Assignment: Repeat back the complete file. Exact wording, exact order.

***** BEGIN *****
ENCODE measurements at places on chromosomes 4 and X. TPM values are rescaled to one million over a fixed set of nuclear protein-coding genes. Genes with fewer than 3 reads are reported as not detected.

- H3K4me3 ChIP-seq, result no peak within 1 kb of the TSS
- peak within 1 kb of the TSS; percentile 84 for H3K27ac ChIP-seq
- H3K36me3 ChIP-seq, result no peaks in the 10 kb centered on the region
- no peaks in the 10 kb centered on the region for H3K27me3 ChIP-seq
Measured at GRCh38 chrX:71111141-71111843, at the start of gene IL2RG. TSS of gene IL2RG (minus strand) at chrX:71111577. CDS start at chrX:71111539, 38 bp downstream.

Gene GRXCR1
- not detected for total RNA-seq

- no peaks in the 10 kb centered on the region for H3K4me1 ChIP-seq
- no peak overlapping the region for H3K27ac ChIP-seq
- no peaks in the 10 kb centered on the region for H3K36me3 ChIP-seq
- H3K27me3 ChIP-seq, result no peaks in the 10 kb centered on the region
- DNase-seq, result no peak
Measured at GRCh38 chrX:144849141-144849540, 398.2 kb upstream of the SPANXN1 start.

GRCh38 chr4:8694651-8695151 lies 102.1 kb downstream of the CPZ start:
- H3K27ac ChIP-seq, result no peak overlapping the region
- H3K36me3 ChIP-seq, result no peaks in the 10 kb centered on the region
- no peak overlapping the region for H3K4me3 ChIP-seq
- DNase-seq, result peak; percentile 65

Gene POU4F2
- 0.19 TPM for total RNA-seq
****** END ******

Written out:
ENCODE measurements at places on chromosomes 4 and X. TPM values are rescaled to one million over a fixed set of nuclear protein-coding genes. Genes with fewer than 3 reads are reported as not detected.

- H3K4me3 ChIP-seq, result no peak within 1 kb of the TSS
- peak within 1 kb of the TSS; percentile 84 for H3K27ac ChIP-seq
- H3K36me3 ChIP-seq, result no peaks in the 10 kb centered on the region
- no peaks in the 10 kb centered on the region for H3K27me3 ChIP-seq
Measured at GRCh38 chrX:71111141-71111843, at the start of gene IL2RG. TSS of gene IL2RG (minus strand) at chrX:71111577. CDS start at chrX:71111539, 38 bp downstream.

Gene GRXCR1
- not detected for total RNA-seq

- no peaks in the 10 kb centered on the region for H3K4me1 ChIP-seq
- no peak overlapping the region for H3K27ac ChIP-seq
- no peaks in the 10 kb centered on the region for H3K36me3 ChIP-seq
- H3K27me3 ChIP-seq, result no peaks in the 10 kb centered on the region
- DNase-seq, result no peak
Measured at GRCh38 chrX:144849141-144849540, 398.2 kb upstream of the SPANXN1 start.

GRCh38 chr4:8694651-8695151 lies 102.1 kb downstream of the CPZ start:
- H3K27ac ChIP-seq, result no peak overlapping the region
- H3K36me3 ChIP-seq, result no peaks in the 10 kb centered on the region
- no peak overlapping the region for H3K4me3 ChIP-seq
- DNase-seq, result peak; percentile 65

Gene POU4F2
- 0.19 TPM for total RNA-seq